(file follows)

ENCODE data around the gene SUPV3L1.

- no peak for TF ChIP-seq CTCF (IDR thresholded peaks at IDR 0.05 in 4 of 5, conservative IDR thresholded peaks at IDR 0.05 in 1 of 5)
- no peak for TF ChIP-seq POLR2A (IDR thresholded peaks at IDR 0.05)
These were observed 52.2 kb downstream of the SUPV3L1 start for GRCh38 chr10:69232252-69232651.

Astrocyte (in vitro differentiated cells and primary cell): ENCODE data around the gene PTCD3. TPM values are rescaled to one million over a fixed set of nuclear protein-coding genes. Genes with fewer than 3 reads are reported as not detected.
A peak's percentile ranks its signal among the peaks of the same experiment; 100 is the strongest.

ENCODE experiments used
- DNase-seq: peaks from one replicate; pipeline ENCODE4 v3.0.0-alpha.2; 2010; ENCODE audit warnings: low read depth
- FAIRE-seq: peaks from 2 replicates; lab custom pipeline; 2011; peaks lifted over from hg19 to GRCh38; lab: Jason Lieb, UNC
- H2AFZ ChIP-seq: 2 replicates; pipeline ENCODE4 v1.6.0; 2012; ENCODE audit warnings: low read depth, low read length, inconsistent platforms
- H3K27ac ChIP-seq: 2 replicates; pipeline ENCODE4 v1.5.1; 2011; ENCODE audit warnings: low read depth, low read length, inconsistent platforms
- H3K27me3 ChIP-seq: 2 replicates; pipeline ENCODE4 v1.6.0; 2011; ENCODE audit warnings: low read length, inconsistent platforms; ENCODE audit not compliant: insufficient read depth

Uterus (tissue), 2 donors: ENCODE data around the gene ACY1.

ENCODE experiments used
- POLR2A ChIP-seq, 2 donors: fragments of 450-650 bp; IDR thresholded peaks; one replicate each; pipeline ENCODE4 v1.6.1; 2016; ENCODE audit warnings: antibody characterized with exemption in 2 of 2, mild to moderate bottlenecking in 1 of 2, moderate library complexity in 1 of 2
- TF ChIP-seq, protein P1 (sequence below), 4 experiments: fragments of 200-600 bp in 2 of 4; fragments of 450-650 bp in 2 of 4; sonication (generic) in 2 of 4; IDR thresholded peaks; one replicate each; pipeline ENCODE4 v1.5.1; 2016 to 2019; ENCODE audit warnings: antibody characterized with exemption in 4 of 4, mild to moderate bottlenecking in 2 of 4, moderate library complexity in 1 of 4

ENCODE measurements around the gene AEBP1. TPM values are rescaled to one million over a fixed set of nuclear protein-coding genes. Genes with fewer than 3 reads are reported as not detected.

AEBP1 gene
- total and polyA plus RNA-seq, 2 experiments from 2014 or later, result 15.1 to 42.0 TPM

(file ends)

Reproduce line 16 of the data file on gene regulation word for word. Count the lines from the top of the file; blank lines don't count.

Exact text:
- TF ChIP-seq, protein P1 (sequence below), 4 experiments: fragments of 200-600 bp in 2 of 4; fragments of 450-650 bp in 2 of 4; sonication (generic) in 2 of 4; IDR thresholded peaks; one replicate each; pipeline ENCODE4 v1.5.1; 2016 to 2019; ENCODE audit warnings: antibody characterized with exemption in 4 of 4, mild to moderate bottlenecking in 2 of 4, moderate library complexity in 1 of 4